The best Android on the market, HTC One XL [Sponsored post]

The latest flagship phone from HTC is the One XL, which runs big at 4.7”, but they’ve packed a lot of technology behind that screen. The 1280×720 Super IPS...

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The latest flagship phone from HTC is the One XL, which runs big at 4.7”, but they’ve packed a lot of technology behind that screen. The 1280×720 Super IPS screen is coated with that now very familiar gorilla glass. What good is a great screen without some great content? The back of the HTC One XL features a 8 mega-pixel camera with rapid-fire shooting, this means you won’t miss that special moment. By the way, the camera doubles as a 1080p video recorder.

The hottest new chip in phones, NFC is present in the One XL. This means as more transaction points support near field communication, leaving that wallet at home is just that ever bit closer.

The phone is just 8.9mm thick, that’s less than 1cm for those playing at home. Packing Beats Audio, 32GB of internal memory and lightning quick 1.5 GHz dual-core processor, you’d expect the phone to be on the heavier side. You’d be wrong. The HTC One XL weighs just 129g with a 1,800 mAh battery powering it all.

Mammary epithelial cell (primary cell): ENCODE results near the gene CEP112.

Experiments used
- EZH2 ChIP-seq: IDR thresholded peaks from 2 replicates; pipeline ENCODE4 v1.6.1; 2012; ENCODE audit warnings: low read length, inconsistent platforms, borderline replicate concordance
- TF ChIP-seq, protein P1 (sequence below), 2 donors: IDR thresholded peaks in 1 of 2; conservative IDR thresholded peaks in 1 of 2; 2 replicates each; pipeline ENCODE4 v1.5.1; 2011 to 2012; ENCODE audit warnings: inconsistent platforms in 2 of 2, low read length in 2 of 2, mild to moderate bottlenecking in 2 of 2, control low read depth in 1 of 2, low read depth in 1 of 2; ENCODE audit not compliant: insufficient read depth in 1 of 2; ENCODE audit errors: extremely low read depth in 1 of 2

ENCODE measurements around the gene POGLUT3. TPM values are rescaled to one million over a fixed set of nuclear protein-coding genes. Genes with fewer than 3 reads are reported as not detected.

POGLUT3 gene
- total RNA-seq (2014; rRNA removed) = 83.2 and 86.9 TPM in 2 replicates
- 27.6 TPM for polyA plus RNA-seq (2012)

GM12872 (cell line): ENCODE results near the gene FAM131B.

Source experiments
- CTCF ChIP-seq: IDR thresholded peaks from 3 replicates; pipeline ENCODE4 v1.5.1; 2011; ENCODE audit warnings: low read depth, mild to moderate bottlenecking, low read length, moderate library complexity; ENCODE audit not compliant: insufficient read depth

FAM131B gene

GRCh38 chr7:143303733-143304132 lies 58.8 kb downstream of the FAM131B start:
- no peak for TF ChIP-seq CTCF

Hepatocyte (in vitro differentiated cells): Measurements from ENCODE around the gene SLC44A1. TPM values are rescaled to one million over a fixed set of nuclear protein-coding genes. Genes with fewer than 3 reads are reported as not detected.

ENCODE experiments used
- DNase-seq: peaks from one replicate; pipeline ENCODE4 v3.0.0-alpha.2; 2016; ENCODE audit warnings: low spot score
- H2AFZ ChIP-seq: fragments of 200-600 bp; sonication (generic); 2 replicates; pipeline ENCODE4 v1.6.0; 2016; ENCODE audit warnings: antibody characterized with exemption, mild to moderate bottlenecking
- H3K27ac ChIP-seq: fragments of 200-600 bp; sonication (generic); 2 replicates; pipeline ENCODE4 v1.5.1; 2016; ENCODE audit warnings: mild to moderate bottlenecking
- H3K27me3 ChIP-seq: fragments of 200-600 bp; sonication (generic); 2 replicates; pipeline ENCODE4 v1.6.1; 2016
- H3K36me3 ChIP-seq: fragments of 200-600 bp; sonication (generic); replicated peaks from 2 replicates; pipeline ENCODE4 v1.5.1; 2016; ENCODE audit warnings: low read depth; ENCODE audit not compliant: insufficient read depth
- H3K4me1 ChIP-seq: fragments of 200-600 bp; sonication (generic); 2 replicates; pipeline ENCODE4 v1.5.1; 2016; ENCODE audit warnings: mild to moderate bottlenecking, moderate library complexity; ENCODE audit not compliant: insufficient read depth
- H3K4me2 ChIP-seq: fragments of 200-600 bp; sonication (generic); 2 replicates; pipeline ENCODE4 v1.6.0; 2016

I’ve saying for some time that all Android phones that ship now should come pre-loaded with Android 4.0 (Ice Cream Sandwich) and the One XL does just that. HTC have added their spice to Android with Sense version 4, which is one better than 3, so you know its better. At the end of the day, this is Android, so if Sense isn’t for you, change it.

With great internals, the phone is fast in performance, but what about connectivity? Lets face it, if you buy a phone like this, you’re most likely a power user. Power users need a fast internet connection to be productively entertained, fortunately the HTC One XL is on Telstra’s 4G network. Note, this is one big omission from the S III.

Enough with the teasing, its time to see the phone in action, check out the unboxing video below.

More information @ Telstra

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This post is authored by techAU staffers. Used rarely and sparingly when the source decided to keep their identity secret, or a guest author who isn’t seeking credit.